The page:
The use of dynamic nuclear polarization (13)C-pyruvate MRS in cancer

Henrik Gutte, Adam Espe Hansen, Helle Hjorth Johannesen, Andreas Ettrup Clemmensen, Jan Henrik Ardenkjær-Larsen, Carsten Haagen Nielsen, Andreas Kjær

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    In recent years there has been an immense development of new targeted anti-cancer drugs. For practicing precision medicine, a sensitive method imaging for non-invasive, assessment of early treatment response and for assisting in developing new drugs is warranted. Magnetic Resonance Spectroscopy (MRS) is a potent technique for non-invasive in vivo investigation of tissue chemistry and cellular metabolism. Hyperpolarization by Dynamic Nuclear Polarization (DNP) is capable of creating solutions of molecules with polarized nuclear spins in a range of biological molecules and has enabled the real-time investigation of in vivo metabolism. The development of this new method has been demonstrated to enhance the nuclear polarization more than 10,000-fold, thereby significantly increasing the sensitivity of the MRS with a spatial resolution to the millimeters and a temporal resolution at the subsecond range. Furthermore, the method enables measuring kinetics of conversion of substrates into cell metabolites and can be integrated with anatomical proton magnetic resonance imaging (MRI). Many nuclei and substrates have been hyperpolarized using the DNP method. Currently, the most widely used compound is (13)C-pyruvate due to favoring technicalities. Intravenous injection of the hyperpolarized (13)C-pyruvate results in appearance of (13)C-lactate, (13)C-alanine and (13)C-bicarbonate resonance peaks depending on the tissue, disease and the metabolic state probed. In cancer, the lactate level is increased due to increased glycolysis. The use of DNP enhanced (13)C-pyruvate has in preclinical studies shown to be a sensitive method for detecting cancer and for assessment of early treatment response in a variety of cancers. Recently, a first-in-man 31-patient study was conducted with the primary objective to assess the safety of hyperpolarized (13)C-pyruvate in healthy subjects and prostate cancer patients. The study showed an elevated (13)C-lactate/(13)C-pyruvate ratio in regions of biopsy-proven prostate cancer compared to noncancerous tissue. However, more studies are needed in order to establish use of hyperpolarized (13)C MRS imaging of cancer.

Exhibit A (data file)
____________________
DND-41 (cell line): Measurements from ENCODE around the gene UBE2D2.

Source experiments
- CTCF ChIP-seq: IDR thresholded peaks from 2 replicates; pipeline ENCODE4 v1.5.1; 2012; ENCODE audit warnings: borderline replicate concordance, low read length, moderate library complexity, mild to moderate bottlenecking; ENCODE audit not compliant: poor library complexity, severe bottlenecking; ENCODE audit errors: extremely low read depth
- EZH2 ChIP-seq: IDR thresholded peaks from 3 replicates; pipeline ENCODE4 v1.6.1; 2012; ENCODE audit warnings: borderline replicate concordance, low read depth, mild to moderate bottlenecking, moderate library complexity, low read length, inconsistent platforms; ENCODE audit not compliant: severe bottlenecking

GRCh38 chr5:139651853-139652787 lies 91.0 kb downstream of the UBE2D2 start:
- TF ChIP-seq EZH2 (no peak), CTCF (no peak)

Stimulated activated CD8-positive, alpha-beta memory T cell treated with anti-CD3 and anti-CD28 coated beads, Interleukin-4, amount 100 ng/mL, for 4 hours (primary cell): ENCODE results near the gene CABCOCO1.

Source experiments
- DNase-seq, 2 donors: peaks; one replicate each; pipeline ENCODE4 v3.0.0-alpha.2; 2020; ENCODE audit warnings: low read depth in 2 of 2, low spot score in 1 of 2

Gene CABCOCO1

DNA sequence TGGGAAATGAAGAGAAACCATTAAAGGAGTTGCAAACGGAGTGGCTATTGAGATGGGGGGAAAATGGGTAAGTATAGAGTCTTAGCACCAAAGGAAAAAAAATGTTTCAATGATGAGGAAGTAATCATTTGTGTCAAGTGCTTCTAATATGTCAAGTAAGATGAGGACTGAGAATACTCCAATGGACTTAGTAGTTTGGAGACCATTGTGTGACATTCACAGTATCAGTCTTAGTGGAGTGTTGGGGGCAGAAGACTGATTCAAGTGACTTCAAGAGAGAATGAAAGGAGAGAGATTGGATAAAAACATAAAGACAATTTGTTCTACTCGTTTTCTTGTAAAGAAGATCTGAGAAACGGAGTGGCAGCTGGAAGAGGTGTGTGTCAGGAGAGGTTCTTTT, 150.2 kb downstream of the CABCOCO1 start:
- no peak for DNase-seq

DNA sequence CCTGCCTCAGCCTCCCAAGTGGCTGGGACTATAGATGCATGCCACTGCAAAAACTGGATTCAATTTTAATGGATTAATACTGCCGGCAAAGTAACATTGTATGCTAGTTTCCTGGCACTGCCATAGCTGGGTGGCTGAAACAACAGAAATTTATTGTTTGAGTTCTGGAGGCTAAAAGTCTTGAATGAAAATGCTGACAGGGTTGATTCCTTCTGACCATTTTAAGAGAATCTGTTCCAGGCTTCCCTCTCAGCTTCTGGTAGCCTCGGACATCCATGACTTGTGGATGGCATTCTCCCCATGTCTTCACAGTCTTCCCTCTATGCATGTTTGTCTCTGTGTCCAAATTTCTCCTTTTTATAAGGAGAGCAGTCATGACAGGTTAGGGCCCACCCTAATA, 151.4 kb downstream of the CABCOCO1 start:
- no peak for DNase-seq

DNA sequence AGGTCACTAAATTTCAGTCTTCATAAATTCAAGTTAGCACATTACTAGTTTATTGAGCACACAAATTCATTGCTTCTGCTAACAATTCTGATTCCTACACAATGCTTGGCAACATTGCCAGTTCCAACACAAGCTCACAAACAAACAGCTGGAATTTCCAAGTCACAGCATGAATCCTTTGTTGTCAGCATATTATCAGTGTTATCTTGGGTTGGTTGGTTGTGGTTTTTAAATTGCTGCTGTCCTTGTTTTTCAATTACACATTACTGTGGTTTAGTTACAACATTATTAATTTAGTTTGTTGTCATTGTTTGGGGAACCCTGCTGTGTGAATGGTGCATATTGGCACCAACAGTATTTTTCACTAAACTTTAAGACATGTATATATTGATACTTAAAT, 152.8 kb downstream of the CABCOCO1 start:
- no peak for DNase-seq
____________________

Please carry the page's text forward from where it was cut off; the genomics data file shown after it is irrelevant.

Original languageEnglish
    JournalAmerican Journal of Nuclear Medicine and Molecular Imaging
    Issue number5
    Pages (from-to)548-60
    Publication statusPublished - 2015


    • 13C-pyruvate
    • Dynamic nuclear polarization
    • MR
    • MRS
    • cancer
    • response monitoring


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